• retinoblastoma;
  • topotecan;
  • pharmacokinetic;
  • first year of life;
  • toxicity



New, effective chemotherapeutic agents are needed for intraocular retinoblastoma.


This institutional clinical trial sought to estimate the rate of response to 2 courses of vincristine and topotecan (VT) window therapy in patients with bilateral retinoblastoma and advanced disease (Reese-Ellsworth group IV or V) in at least 1 eye. The topotecan dose started at 3 mg/m2/day for 5 days and was adjusted to target a systemic exposure of 140 ± 20 ng/mL · hour. The vincristine dose was 0.05 mg/kg for patients <12 months of age and 1.5 mg/m2 for those >12 months of age at diagnosis.


From February 2005 to June 2010, 27 patients received VT window therapy. Median age at enrollment was 8.1 months (range, 0.7-22.1 months). Twenty-four patients (88.9%) responded to window therapy (95% confidence interval = 71.3%-96.9%). Hematologic toxicity comprised grade 4 neutropenia (n = 27), grade 3 anemia (n = 19), and grade 3/4 thrombocytopenia (n = 16). Thirteen patients had grade 3 nonhematologic toxicity. Granulocyte colony-stimulating factor support was added after 10 patients had been treated, and it significantly reduced the duration of grade 4 neutropenia (median, 7 vs 24 days; P < .001). Pharmacokinetic studies showed rapid changes in topotecan clearance rates during the first year of life.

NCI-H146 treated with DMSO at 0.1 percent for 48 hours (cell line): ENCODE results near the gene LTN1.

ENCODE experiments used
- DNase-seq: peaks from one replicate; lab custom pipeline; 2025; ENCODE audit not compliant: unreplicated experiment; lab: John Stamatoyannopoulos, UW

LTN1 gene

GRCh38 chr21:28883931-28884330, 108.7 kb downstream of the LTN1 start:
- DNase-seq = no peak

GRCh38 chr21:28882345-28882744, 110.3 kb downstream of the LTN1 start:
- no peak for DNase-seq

The combination of topotecan and vincristine is effective for the treatment of advanced intraocular retinoblastoma. Granulocyte colony-stimulating factor treatment alleviates the duration of grade 4 neutropenia. Appropriate topotecan starting doses for patients 0-3, 3-6, 6-9, 9-12, and >12 months of age are specified. Cancer 2012. © 2012 American Cancer Society.